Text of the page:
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Springsteen takes on Temptations, Supremes, Four Tops

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NEW YORK (AP) — Bruce Springsteen takes on the 4 Tops, Temptations, Supremes, Frankie Wilson, Jimmy Ruffin and different soul legends in an album of canopy songs due out subsequent month.

The disc “Solely the Sturdy Survive” is known as for the Jimmy Butler track, among the many 15 different cowl songs, which will likely be launched on Nov. 11.

“I needed to make an album the place I simply sang,” Springsteen mentioned in a press release. “And what higher music to work with than the nice American songbook of the Sixties and Seventies? I’ve taken my inspiration from Levi Stubbs, David Ruffin, Jimmy Ruffin, the Iceman Jerry Butler, Diana Ross, Dobie Grey and Scott Walker, amongst many others.”

Those that’ve seen Springsteen carry out reside know that he’ll continuously pull out some soul covers. The disc arrives three months earlier than the start of his tour with the E Road Band.

Among the many songs he tackles are the Commodores’ “Nightshift,” The Walker Brothers’ “The Solar Ain’t Gonna Shine Anymore” and the 4 Tops’ “When She Was My Woman.”


Different covers are “I Want it Would Rain” by The Temptations and “Sometime We’ll Be Collectively” by Diana Ross and The Supremes.

Soul legend Sam Moore sings on two of the cuts.

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Concern grows about Paul Whelan, an American imprisoned in Russia.

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The Biden administration is “deeply involved” about Paul Whelan, an American imprisoned in Russia who has been transferred to a jail hospital, a White Home spokesman stated on Wednesday.

Mr. Whelan’s brother, David, stated in emails to supporters this week that his brother was moved on Nov. 17 to a hospital within the jail the place he’s being held.

His household, which has not heard from him in per week, grew significantly alarmed when Mr. Whelan missed a scheduled name dwelling on Thanksgiving Day and additional nonetheless when he did not name dwelling on Wednesday, his father’s eighty fifth birthday.

“Paul was not complaining of any well being circumstances that required hospitalization, so has there been an emergency?” David Whelan wrote. He added that his brother “appeared wholesome and nicely” to U.S. embassy workers who visited him earlier this month.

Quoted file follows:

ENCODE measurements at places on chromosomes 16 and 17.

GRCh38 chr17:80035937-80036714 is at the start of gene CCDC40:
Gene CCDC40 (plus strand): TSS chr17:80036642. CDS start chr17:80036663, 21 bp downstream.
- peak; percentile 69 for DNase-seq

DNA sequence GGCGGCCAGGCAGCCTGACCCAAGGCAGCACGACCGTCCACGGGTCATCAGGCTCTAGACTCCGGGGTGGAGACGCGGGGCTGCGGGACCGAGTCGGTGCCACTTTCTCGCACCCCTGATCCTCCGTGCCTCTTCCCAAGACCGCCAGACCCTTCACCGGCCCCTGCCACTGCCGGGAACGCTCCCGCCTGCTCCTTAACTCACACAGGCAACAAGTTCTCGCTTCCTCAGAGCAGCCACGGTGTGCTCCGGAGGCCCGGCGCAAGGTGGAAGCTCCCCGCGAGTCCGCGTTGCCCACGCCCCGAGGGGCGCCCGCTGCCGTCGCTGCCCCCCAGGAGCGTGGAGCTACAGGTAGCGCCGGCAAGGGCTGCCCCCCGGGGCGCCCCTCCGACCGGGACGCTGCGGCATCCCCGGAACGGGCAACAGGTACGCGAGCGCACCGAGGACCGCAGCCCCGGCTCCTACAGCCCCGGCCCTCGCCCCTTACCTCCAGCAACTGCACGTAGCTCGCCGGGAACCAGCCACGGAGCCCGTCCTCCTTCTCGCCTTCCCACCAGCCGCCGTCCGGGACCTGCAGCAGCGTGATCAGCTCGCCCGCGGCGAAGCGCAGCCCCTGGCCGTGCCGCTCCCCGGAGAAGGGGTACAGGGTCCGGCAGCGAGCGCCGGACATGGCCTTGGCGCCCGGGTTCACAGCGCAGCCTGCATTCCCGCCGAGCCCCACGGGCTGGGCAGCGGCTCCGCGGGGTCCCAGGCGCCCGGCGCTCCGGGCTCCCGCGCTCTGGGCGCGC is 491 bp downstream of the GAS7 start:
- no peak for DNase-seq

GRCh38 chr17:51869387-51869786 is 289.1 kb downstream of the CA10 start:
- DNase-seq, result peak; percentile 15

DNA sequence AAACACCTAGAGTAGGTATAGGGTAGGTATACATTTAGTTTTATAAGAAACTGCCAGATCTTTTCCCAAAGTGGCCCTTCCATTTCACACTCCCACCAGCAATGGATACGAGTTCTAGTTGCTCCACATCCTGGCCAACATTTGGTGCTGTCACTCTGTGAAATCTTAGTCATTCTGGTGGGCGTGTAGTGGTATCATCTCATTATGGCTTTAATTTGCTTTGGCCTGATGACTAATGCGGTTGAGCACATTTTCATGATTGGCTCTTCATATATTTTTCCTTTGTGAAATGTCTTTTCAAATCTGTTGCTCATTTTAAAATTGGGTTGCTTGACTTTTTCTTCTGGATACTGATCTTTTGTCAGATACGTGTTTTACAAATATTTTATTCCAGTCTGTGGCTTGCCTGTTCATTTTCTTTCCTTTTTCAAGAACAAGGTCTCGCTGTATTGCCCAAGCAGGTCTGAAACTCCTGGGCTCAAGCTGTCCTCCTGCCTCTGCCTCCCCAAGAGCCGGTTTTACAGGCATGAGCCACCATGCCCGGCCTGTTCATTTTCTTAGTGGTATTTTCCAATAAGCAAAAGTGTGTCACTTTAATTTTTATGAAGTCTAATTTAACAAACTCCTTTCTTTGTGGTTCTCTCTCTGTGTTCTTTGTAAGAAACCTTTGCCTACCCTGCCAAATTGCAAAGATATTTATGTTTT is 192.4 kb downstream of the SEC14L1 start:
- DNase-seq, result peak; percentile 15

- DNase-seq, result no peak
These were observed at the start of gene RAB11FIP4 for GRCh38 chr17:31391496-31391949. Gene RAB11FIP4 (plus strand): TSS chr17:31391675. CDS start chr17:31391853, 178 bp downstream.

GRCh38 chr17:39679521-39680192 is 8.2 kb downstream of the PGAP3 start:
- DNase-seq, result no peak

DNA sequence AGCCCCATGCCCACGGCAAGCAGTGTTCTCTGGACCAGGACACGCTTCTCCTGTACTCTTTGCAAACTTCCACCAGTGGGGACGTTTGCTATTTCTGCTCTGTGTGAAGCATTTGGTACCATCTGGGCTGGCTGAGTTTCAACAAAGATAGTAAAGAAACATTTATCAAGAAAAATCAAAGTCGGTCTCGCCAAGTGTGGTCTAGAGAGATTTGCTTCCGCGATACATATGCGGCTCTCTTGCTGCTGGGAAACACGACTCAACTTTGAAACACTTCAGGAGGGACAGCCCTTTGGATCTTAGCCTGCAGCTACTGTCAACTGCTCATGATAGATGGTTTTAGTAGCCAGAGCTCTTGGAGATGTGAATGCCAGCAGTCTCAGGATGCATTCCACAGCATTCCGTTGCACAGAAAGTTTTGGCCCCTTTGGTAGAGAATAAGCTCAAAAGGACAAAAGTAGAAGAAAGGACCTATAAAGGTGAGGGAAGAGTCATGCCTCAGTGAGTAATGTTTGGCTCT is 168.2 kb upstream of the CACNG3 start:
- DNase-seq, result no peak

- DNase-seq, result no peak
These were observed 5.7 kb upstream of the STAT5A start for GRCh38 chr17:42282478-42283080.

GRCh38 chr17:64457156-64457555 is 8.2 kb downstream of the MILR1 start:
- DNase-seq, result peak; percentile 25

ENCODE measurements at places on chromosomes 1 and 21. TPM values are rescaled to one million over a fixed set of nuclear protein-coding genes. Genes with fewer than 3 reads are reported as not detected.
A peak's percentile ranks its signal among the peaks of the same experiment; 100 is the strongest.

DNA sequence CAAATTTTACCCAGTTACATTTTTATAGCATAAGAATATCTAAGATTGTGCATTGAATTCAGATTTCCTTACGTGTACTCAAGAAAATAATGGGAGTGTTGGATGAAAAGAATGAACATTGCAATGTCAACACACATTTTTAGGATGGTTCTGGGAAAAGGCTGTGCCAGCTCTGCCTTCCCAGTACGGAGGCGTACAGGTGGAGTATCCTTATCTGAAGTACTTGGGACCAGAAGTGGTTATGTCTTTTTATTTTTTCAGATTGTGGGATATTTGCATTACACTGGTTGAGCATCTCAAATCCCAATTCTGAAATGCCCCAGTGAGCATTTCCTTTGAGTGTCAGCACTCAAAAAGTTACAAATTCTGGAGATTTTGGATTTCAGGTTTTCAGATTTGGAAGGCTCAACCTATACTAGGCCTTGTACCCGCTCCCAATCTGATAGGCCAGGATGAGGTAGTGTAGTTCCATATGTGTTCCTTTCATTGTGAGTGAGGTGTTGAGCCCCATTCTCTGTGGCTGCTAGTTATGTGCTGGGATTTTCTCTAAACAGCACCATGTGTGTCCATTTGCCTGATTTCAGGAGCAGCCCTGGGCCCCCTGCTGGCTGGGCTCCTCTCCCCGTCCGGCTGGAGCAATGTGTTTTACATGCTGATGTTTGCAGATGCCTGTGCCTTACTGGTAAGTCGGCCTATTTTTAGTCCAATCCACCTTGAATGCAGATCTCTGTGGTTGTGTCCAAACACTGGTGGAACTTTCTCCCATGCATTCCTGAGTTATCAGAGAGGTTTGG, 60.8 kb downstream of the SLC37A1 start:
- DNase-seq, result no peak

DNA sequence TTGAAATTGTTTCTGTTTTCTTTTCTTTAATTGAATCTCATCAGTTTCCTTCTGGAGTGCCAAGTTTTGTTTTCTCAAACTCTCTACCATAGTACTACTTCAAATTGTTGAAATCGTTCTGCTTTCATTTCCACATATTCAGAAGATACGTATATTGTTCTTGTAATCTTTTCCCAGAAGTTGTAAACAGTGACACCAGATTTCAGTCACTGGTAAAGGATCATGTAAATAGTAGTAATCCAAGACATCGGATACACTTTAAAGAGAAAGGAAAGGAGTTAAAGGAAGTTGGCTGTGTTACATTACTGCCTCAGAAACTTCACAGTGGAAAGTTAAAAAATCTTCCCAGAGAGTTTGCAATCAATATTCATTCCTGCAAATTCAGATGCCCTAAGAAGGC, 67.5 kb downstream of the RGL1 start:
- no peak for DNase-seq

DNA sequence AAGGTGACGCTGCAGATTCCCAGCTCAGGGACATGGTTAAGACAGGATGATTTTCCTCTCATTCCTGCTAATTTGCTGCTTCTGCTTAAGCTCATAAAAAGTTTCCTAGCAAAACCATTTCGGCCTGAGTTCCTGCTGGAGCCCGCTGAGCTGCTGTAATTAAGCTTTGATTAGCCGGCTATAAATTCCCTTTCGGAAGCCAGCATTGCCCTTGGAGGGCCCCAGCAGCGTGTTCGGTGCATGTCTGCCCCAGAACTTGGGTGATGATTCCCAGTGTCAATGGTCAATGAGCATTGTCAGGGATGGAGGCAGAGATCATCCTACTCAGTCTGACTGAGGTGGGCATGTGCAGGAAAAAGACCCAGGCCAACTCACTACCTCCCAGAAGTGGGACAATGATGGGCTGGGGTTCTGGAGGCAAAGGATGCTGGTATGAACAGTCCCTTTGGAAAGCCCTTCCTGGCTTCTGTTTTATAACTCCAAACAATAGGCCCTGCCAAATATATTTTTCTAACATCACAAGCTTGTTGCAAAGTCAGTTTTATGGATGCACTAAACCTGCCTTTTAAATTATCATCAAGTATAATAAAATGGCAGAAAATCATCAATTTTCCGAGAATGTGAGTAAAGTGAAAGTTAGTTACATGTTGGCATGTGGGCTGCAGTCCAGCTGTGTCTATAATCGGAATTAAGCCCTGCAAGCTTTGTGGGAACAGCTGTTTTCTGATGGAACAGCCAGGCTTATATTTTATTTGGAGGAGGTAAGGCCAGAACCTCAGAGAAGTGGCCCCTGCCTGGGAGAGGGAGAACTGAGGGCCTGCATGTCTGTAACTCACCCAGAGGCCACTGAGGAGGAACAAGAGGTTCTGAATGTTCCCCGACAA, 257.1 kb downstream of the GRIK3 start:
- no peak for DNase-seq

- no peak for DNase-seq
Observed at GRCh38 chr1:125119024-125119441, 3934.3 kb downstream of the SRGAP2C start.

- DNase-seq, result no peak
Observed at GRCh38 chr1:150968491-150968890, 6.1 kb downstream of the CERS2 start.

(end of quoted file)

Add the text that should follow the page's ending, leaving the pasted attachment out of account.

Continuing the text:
John Kirby, a Nationwide Safety Council spokesman, advised reporters in a phone briefing on Wednesday that the U.S. authorities has been attempting unsuccessfully to get data on Mr. Whelan’s situation and his whereabouts.


“As we communicate this morning, regrettably, we would not have an replace particularly about the place he’s or what situation he’s in,” Mr. Kirby stated. He added: “We’re deeply involved in regards to the ignorance and the shortage of contact from Paul, and we’re engaged on this actually as exhausting as we will by diplomatic channels.”

Talking on MSNBC throughout a go to to Bucharest, Romania, Secretary of State Antony J. Blinken stated that U.S. officers had visited Mr. Whelan on Nov. 16 and spoke to him by telephone at “roughly” the identical time however haven’t had contact with him since. “We’re working day-after-day to guarantee that we’ve got contact with him, that we perceive what the precise scenario is,” Mr. Blinken stated.

David Whelan stated in an electronic mail on Wednesday: “It may very well be nothing however, on this case, you at all times have to contemplate worst case situations.”

Paul Whelan, a former U.S. Marine who later labored as a company safety govt, was arrested at a Moscow lodge in December 2018 and convicted in June 2020 on espionage fees that the U.S. authorities says had been manufactured.

U.S. officers have linked Mr. Whelan’s destiny to that of the imprisoned skilled basketball participant Brittney Griner and have been attempting for months to barter their joint launch. The USA has provided to launch from federal jail a infamous Russian arms vendor, Viktor Bout, in trade for the 2 People. Russia has but to just accept the provide.


In a Nov. 9 assertion, the White Home stated that it “has continued to observe up on that provide and suggest various potential methods ahead with the Russians by all obtainable channels” however didn’t provide additional particulars.

Mr. Whelan is being held at a high-security jail referred to as IK-17, about an eight hour drive from Moscow.

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Baguette gets added to UN list of intangible world cultural heritage

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The common-or-garden baguette — the crunchy ambassador for French baking all over the world — is being added to the U.N.’s record of intangible cultural heritage as a cherished custom to be preserved by humanity.

UNESCO specialists gathering in Morocco this week determined that the easy French flute — made solely of flour, water, salt, and yeast — deserved United Nations recognition, after France’s tradition ministry warned of a “steady decline” within the variety of conventional bakeries, with some 400 closing yearly over the previous half-century.